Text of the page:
By: Shivang Patel, GNG Development Assistant

Since Syria’s civil war started in 2011, more than half of Syria’s 22 million citizens have been displaced. The Syrian conflict can seem too big or overwhelming to fix. But behind the statistics, there are stories of real people trying to build new homes for their families. True to our mission of bridging dialogue and fostering understanding, GNG created a program in late 2016 called, “Reimagine Syria: Sharing Our Stories,” to help make the conflict and its complexities more accessible to youth. Students living in varying contexts, who may have limited understanding of the Syrian crisis, investigated the human impact and what it means to be a refugee through class activities, virtual reality, and a webcast.

After a semester of class activities youth from Jordan, Morocco, and the US, including Syrian youth whose lives have been impacted by the crisis, had the opportunity to share their own stories and learn about the opportunities and challenges youth face around the world in an hour-long webcast. Omar, a Syrian, who is now a student at JFK High School in Patterson, New Jersey expressed how the crisis has destroyed young people’s dreams and futures. Others from Amman, Jordan, shared similar sentiments, saying that the crisis has not only left a deep, emotional impact on them, but has also scattered relatives all over the world.

The crisis’ impact goes beyond the emotional toll Syrians and their families are facing because the financial burdens are great as well. Hamad, a Syrian refugee student who participated in the webcast, came to Jordan in 2013. In order to combat the financial challenges he and his family were facing, Hamad had to leave school. He was able to eventually return to school, but has to continue to balance work and school. Despite this hardship, Hamad has a positive outlook on his future.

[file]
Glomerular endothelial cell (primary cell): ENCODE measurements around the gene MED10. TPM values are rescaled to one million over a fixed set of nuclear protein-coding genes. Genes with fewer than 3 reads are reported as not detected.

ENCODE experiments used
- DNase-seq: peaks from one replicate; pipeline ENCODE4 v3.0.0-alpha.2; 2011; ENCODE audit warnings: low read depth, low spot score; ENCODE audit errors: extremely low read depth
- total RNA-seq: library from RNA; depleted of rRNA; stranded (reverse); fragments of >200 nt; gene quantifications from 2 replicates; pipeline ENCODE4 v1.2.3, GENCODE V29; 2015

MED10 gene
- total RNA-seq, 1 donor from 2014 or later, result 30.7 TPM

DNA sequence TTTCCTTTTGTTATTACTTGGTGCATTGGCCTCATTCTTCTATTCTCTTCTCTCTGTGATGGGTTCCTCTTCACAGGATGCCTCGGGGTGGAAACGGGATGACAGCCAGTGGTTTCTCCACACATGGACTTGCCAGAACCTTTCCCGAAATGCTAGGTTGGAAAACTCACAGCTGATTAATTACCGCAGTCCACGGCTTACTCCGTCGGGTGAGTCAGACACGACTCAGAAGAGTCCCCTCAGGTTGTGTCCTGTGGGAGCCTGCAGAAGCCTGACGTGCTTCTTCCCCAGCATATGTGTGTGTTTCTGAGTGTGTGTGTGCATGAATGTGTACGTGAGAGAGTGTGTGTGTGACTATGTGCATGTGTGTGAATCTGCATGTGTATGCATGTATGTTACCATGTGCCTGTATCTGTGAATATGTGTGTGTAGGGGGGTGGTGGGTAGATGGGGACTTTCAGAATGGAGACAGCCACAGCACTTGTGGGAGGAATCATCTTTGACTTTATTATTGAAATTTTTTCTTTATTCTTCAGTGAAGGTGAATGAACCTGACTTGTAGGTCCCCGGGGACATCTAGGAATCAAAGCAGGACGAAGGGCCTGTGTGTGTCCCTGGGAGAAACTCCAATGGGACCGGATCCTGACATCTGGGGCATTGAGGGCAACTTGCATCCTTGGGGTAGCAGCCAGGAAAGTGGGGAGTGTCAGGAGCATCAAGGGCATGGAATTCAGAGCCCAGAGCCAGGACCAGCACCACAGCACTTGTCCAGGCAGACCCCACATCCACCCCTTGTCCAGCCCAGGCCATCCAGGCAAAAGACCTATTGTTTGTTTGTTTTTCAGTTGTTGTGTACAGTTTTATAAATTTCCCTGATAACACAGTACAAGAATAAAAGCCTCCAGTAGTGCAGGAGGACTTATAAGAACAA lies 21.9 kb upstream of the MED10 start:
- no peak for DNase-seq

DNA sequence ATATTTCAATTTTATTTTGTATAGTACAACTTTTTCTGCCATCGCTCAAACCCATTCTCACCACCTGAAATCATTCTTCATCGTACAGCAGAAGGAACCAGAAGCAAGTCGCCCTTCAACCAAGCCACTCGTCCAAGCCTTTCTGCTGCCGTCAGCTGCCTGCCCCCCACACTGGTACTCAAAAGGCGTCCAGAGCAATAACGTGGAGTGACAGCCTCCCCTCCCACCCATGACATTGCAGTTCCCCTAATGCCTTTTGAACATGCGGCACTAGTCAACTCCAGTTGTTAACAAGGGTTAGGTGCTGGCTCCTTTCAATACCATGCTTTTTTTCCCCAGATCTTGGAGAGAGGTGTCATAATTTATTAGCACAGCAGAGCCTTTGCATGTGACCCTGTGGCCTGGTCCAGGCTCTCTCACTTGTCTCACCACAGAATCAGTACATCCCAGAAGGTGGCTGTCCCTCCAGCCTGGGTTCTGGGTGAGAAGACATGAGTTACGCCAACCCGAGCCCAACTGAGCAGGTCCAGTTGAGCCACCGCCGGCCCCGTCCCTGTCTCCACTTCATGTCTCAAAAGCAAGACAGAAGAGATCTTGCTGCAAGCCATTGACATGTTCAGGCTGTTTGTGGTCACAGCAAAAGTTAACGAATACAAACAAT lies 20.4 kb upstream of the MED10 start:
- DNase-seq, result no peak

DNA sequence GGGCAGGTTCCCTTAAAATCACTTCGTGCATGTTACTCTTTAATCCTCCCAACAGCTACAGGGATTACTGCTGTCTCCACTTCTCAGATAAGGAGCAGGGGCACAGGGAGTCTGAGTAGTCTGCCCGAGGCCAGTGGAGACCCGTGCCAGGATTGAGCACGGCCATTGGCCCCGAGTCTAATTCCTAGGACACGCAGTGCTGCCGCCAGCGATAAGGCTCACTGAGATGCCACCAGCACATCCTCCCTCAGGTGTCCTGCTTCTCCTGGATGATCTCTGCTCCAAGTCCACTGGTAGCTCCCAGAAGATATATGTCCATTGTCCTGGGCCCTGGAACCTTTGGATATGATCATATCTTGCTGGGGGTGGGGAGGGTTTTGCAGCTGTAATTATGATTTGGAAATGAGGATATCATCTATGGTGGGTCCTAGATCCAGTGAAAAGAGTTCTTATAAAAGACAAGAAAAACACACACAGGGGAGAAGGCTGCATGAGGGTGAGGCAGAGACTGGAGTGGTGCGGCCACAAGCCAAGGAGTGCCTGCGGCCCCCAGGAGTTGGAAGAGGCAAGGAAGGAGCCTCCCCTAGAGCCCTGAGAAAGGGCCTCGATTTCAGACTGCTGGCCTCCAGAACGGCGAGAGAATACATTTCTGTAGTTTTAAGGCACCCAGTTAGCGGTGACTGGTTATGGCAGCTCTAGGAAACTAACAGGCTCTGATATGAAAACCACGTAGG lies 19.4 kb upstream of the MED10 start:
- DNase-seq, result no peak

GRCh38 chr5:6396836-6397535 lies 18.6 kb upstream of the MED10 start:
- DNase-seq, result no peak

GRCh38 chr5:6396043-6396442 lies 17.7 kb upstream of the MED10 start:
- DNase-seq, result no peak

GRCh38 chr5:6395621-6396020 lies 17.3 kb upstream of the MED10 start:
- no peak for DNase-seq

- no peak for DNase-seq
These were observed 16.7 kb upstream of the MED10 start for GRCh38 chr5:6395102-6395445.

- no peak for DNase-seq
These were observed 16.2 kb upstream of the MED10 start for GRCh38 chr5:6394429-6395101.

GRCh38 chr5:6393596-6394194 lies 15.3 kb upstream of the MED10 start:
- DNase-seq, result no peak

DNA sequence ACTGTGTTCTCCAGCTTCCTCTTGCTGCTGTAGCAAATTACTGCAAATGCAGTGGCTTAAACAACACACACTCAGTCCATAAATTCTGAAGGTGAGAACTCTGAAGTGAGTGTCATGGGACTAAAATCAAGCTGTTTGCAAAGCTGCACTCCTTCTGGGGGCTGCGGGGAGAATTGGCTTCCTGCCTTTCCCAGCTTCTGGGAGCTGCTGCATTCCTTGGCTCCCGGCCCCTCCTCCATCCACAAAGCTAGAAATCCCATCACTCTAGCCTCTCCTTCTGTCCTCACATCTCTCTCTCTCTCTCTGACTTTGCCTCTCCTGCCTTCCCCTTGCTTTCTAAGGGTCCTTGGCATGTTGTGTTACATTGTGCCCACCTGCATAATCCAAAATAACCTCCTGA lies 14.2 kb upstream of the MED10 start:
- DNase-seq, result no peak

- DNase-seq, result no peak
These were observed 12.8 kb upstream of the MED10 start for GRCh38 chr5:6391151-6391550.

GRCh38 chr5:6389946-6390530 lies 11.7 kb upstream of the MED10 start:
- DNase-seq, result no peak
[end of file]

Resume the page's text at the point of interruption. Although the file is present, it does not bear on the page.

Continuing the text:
“[My struggles] have helped me become more confident and independent. [My] goal is to become a programmer or engineer,” said Hamad.

Reimagine Syria was recently featured in the New York Times. Please click here to read the article and access the program’s curriculum.

Although there are big differences between life in Syria and life in their new countries, making new friends and assimilating to their communities is a goal for many of the Syrian students who participated in the webcast. A Syrian student at JFK High School mentioned how she though she was only going to have a small circle of friends and a lack of opportunities to share her stories, but instead has been met with the opposite.

“We thought that our futures were destroyed, but in the US we’ve found opportunity and hope.”

The Reimagine Syria program has allowed students to engage with Syrian refugees who are right in their community. Deanna, a student from JFK High School, said, “At first I wasn’t aware that there were Syrian students at our school. We have the privilege of hearing directly from them.”

Students expressed wanting to make positive changes in their communities to help their Syrian peers who are now a part of said communities. At JFK High School, students mentioned that a peer mentorship program will be incorporated next year, and new immigrant will have a designated person to guide them because they recognize that new students “often lack the knowledge of how to thrive and assimilate.”

Through this exchange, students learned from each other and developed empathy, global awareness, and critical thinking. They were able to build their capacity to understand different perspectives, feelings, and experiences of others. Students were able to deepen their understanding of the opportunities and challenges youth face around the world, and synthesize and reflect upon their learnings.

Reimagine Syria: Sharing Our Stories is made possible thanks to the generous support of our partners at The Bezos Family Foundation, an award from the Aspen Institute Stevens Initiative with support from the U.S. Department of State and the Bezos Family Foundation, and additional support from PhotoWings, the U.S. Embassy in Amman, Jordan, and the U.S. Consulate in Lahore, Pakistan.

Like what you read? Give Global Nomads Group a round of applause.

From a quick cheer to a standing ovation, clap to show how much you enjoyed this story.